What Lies Beneath Lana Del Rey's Tragic Glam Image?

Neil Krug
Since her major-label debut, Born to Die, Lana Del Rey has been fascinated with the concept of death. That fixation served her well on her latest record, the ironically named Lust for Life. The opening lines of the title track find Del Rey crooning, “Climb up the ‘H’/Of the Hollywood Sign, yeah/In these stolen moments/The world is mine (do it, do it).” The lyrics are a direct reference to the suicide of Broadway actress Peg Entwistle, who killed herself by jumping off the “H” of the Hollywood Sign in 1932 after her first big role was cut from David O. Selznick’s Thirteen Women.

This is the bread and butter of Del Rey’s public image: embodying the glamorous, tragic aura of Old Hollywood starlets — including their numerous calamities and misfortunes.

Del Rey purposely evokes the dreamy-eyed glitz of classic Hollywood pinup actresses such as Lana Turner (the singer-songwriter’s namesake), Betty Grable, Rita Hayworth, and, of course, the patron saint of tragic Hollywood endings, Marilyn Monroe. However, Del Rey comes off as tragic without suffering any real tragedy (that we know of).

For instance, on “The Blackest Day,” a track off her album Honeymoon, she invokes the name of Billie Holiday as Del Rey comes to terms with a tumultuous breakup. It’s difficult to fathom her having any days blacker than what Holiday experienced throughout her life — abandonment, abusive relationships, lifelong racist attacks, drug and alcohol addition, and becoming a prostitute at the age of 13.

But though she’s been mostly unscathed by fame, Del Rey clearly appreciates the shadowy undercurrent running beneath the Hollywood Walk of Fame and the Yellow Brick Road leading to those immortal stars. Perhaps the best way to understand the character of Del Rey the chart-topper and Grammy winner is by looking at her first album, 2010’s Lana Del Ray A.K.A. Lizzy Grant.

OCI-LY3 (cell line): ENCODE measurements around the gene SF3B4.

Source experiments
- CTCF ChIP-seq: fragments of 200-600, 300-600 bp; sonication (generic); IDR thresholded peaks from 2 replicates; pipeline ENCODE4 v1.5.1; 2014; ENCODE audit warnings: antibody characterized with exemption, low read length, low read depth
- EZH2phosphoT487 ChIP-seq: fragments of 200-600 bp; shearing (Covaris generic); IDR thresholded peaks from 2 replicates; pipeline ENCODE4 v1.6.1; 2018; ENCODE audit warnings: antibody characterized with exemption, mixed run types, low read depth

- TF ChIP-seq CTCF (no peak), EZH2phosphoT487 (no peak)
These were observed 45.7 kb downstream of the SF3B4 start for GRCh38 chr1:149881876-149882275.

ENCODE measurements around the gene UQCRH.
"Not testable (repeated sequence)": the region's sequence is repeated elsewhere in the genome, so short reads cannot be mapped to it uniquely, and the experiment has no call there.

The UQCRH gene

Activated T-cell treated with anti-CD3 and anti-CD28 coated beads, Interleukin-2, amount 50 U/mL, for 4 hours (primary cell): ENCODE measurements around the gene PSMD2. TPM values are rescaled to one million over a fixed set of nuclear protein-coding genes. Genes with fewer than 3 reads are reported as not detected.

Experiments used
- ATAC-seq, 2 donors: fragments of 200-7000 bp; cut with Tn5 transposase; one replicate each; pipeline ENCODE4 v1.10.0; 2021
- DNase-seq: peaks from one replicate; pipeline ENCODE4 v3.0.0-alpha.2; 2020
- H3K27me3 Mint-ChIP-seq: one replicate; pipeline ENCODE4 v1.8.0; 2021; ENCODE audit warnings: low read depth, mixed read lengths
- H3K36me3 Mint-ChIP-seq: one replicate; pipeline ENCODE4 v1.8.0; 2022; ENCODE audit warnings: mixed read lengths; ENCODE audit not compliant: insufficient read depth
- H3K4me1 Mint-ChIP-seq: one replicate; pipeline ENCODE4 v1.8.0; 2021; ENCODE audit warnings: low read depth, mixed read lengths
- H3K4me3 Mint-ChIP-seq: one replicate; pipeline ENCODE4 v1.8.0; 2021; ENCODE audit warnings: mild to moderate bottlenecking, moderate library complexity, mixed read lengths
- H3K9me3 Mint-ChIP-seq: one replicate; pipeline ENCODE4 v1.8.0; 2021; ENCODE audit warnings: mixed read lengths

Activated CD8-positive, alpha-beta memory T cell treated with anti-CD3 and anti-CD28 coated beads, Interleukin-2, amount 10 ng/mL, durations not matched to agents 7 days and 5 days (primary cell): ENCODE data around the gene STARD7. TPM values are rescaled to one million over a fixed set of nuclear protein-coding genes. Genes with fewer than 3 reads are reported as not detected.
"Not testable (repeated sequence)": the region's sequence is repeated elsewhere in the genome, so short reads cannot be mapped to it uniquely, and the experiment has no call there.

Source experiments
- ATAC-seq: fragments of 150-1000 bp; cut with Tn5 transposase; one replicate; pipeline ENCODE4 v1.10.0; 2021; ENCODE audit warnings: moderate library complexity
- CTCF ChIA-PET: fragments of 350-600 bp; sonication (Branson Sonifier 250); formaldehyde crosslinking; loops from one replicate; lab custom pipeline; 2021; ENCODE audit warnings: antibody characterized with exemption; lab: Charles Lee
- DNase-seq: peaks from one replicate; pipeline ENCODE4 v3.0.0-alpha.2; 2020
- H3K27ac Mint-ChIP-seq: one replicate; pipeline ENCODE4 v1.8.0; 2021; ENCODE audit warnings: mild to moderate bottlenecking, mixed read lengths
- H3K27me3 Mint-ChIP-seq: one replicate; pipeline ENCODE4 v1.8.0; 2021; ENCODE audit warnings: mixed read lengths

From beginning to end, these songs are a cry for attention. Take, for example, “Brite Lites,” a track off Lizzy Grant that plainly, desperately states “look at me” repeatedly. Then there is “Gramma (Blue Ribbon Sparkler Trailer Heaven),” in which she laments, “I want to be the whole world’s girl, Gramma,” a pathetic notion fraught with danger.

So is this a critique of Hollywood’s dangerous promises or an insightful, self-aware acknowledgment of her own fame-seeking? Both — for Del Rey, they are one and the same, and almost indistinguishable from each other.
“Put Me in a Movie” is one of the more disturbing songs on Lizzy Grant, placing a starlet in the precarious and nauseating position of pleasing a film director, possibly on a casting couch. “Lights, camera, acción/If he likes me, takes me home/Come on, you know you like little girls/Come on, you know you like little girls,” she sings before segueing into the cringe-worthy refrain, “You can be my daddy.

The album closer, “Yayo” (a street term for cocaine) exists in the same universe as “Put Me in a Movie.” A young woman once again vies for the attention of an older man, a biker this time, to whisk her away from her crappy life to the mecca of reinvention, Las Vegas, third only to L.A. and New York in starting over. She wants to put on a show for him in her “?’50s baby-doll dress.” To say this album has daddy issues is like saying the sun is hot.

Lizzy Grant never received a physical release. It was a commercial failure, perhaps because of the inherent bleakness throughout, in addition to problems with the label and distribution. Or perhaps the album simply wasn’t glamorous enough. Maybe it was too real, existing on the fringes of humanity — too much Norma Jeane, not enough Marilyn Monroe. The sadness was genuine, but the stories, located in gas stations and trailer parks, didn’t have enough radio appeal for people driving to work, trying not to think about the poor souls who actually find themselves in such dire circumstances.

Del Rey had to create her stage persona in order to become successful while still addressing so many of the same issues, often returning to similarly dark territories in later albums. The difference now is that she employs million-dollar production, has the Weeknd and A$AP Rocky at her side, and lures fans through the faux melodrama that appeals to the Coachella set.

She traded in gritty storytelling for a more digestible orchestral pop that gives the people what they want. In return, she gets what she’s always wanted: fame, fortune, and all the notoriety of her beloved Hollywood pinup heroines.

Lana Del Rey. 8 p.m. Thursday, February 1, at the BB&T Center, 1 Panther Pkwy., Sunrise; 954-835-7000; Tickets cost $35.25 to $120.75 via